Child Safety Curriculums (Part Two): Schools Face Curriculum Compliance Issues Relating to Child Abuse Prevention and Respectful Relationships

While no school registration authority has yet taken the formal step of revising their registration compliance expectations in response to the Royal Commission into Institutional Responses to Child Sexual Abuse, by providing child safety and respectful relationships education, and by documenting how this education is provided, a school will be taking significant steps to demonstrating that it is relevantly meeting the Child Safe Standards and associated registration requirements.

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National Apology to Survivors of Child Sexual Abuse Made by Federal Government

On 22 October 2018, the Prime Minister apologised on behalf of the Federal Government to all survivors of child sexual abuse. The Federal Government and each state and territory have all accepted, or accepted in principle, the vast majority of the recommendations suggested by the Royal Commission into Institutional Responses to Child Sexual Abuse (Royal Commission). The National Apology recognised that, after the investigations of the Royal Commission, not only particular institutions, but society as a whole, failed children and that everyone, including schools, needs to do better to protect the children under their care.

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Child Safety Curriculums (Part One): Schools Face Curriculum Compliance Issues Relating to Child Abuse Prevention and Respectful Relationships

The Royal Commission into Institutional Responses to Child Sexual Abuse recommended that child abuse prevention education should be made mandatory for schools, integrated into existing school curriculums and linked with related areas such as respectful relationships education and sexuality education. However, the manner in which the Australian Curriculum – including the prominence of concepts of child safety and respectful relationships – is implemented varies between jurisdictions.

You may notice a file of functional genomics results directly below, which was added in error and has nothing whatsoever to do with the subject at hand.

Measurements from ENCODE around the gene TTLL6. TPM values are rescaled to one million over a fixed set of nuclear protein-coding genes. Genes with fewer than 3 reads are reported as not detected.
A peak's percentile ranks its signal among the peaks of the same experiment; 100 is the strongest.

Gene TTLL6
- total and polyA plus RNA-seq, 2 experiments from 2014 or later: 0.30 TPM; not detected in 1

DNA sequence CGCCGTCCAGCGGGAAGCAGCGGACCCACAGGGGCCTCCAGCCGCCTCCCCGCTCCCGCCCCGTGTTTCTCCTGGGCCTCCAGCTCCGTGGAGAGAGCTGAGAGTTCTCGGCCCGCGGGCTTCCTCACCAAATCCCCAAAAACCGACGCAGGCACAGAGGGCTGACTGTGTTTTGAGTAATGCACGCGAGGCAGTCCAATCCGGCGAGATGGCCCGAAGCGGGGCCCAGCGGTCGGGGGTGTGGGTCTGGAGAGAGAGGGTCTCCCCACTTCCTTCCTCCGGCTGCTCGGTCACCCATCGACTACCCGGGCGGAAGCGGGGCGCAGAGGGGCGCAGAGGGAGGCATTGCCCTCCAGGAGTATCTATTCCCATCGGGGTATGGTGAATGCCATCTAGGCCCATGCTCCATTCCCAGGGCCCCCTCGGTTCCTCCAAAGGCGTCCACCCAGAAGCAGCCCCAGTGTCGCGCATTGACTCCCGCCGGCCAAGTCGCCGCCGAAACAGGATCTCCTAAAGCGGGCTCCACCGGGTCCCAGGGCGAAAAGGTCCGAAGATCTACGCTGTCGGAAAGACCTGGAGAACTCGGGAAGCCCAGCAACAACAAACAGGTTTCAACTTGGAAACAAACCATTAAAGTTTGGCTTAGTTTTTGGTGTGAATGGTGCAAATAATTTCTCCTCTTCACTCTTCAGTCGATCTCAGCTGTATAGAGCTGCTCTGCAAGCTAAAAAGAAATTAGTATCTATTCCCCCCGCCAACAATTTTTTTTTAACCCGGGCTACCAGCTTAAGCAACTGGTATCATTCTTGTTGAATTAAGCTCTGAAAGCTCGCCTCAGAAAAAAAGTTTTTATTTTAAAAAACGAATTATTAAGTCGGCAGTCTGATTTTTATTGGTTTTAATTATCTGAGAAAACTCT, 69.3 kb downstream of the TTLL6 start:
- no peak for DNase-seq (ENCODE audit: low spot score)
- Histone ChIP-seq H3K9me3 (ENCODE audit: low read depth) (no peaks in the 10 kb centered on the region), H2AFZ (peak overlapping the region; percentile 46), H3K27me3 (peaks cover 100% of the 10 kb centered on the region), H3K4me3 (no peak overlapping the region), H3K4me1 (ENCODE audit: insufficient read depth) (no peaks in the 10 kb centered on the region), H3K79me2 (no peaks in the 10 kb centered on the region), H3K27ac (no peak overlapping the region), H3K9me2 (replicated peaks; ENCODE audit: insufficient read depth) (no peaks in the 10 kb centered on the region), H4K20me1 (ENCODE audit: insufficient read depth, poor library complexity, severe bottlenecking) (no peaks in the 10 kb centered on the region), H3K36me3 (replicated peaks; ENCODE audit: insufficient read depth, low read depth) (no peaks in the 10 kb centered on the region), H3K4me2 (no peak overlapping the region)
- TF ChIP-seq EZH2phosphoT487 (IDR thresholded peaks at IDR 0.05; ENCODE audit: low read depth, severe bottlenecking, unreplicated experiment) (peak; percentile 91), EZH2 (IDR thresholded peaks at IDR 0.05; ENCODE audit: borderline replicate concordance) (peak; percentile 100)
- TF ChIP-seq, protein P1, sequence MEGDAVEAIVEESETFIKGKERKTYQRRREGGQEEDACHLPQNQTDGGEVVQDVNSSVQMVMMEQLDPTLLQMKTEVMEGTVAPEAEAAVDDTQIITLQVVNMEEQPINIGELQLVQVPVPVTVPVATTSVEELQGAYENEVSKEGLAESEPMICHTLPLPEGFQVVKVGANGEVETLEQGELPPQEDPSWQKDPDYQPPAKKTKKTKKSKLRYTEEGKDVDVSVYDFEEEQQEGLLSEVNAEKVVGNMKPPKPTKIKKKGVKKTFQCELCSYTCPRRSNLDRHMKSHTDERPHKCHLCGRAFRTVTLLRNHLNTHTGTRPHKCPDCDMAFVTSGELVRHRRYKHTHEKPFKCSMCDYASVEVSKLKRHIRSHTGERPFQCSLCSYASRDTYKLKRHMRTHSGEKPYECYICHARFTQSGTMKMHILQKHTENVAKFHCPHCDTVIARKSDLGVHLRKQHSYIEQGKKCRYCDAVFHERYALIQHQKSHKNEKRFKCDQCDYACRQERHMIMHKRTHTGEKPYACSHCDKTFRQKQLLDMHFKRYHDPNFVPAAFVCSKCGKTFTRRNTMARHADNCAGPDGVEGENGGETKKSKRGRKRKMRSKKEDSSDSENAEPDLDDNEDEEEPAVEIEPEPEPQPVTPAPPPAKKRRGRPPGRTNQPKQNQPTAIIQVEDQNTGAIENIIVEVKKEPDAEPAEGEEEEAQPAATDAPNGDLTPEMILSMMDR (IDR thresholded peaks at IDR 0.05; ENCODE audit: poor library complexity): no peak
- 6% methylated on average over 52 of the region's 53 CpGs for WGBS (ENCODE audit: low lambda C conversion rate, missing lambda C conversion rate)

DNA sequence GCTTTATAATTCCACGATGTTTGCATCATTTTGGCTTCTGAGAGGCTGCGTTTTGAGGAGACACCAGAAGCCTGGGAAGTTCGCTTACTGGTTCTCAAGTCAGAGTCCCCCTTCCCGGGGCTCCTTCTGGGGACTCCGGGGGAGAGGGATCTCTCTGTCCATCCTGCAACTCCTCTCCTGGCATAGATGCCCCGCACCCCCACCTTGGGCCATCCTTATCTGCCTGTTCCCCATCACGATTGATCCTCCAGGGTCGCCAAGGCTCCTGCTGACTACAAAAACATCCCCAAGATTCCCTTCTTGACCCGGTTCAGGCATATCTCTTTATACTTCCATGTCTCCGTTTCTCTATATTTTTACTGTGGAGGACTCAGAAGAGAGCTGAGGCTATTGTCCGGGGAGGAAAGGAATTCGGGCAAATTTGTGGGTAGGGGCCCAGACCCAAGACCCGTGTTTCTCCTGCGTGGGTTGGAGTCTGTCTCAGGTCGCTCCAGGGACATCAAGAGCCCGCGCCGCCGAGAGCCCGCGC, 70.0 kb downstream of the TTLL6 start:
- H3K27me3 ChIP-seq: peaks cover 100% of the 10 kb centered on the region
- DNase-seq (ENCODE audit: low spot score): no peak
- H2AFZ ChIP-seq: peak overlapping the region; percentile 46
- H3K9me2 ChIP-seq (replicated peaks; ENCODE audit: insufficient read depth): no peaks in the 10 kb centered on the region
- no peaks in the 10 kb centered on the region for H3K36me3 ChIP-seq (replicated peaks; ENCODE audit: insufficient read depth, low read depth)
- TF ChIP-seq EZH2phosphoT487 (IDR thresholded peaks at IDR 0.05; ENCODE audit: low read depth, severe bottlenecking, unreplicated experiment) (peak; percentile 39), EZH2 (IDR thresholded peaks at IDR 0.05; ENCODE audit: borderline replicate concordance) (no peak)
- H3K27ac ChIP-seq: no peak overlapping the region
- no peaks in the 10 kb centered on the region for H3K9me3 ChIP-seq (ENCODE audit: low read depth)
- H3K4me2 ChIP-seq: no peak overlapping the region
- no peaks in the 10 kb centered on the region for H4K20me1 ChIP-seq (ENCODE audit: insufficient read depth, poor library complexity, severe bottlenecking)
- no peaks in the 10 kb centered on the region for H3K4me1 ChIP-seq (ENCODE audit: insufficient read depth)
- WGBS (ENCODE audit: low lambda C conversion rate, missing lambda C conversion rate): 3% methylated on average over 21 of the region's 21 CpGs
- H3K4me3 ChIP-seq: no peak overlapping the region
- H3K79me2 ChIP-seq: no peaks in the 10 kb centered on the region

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Addressing Liability for Institutional Child Abuse (Part Two)

This is the second part of a two-part series exploring the responses from the states and territories to the Redress and Civil Litigation Report of the Royal Commission into Institutional Responses to Child Sexual Abuse, and the current legislative developments reinforcing the Royal Commission’s recommendations. Part One addressed limitation periods generally and the proposed reforms by the Northern Territory in relation to institutional liability and a non-delegable reverse onus duty of care. Part Two addresses specific legislation from South Australia and the Australian Capital Territory to implement removal of limitation periods and institutional liability respectively.

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Addressing Liability for Institutional Child Abuse (Part One)

This is the first part of a two-part series exploring the responses from the states and territories to the Redress and Civil Litigation Report of the Royal Commission into Institutional Responses to Child Sexual Abuse, and the current legislative developments reinforcing the Royal Commission’s recommendations. Part One addresses the federal National Redress Scheme for Institutional Child Sexual Abuse and the Northern Territory consultation paper for implementing civil litigation reforms. Part Two addresses new legislation in the ACT and SA responding to limitation of actions and civil liability.

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Public Information (Part One): Are Schools Keeping their Communities in the Dark?

This is the first part of a two-part series exploring the kinds of information schools must and should make publicly available. Part One focuses on schools’ key legal obligations in this area, which are expanding due to increased focus on transparency. Part Two will focus on the key issues faced by schools when determining what to publish, and proposes some practical solutions.

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Catholic Church Responds to Royal Commission: National Standards and Addressing Celibacy, Conviction and Confession

Almost nine months after the Royal Commission into Institutional Responses to Child Sexual Abuse (Royal Commission) handed down its findings, the Catholic Church has delivered its formal reply. Of particular interest is the response of the Australian Catholic Bishops’ Conference (ACBC) and Catholic Religious Australia (CRA) to the Royal Commission recommendations addressing celibacy, convictions for child sexual abuse and the sacrament of confession.

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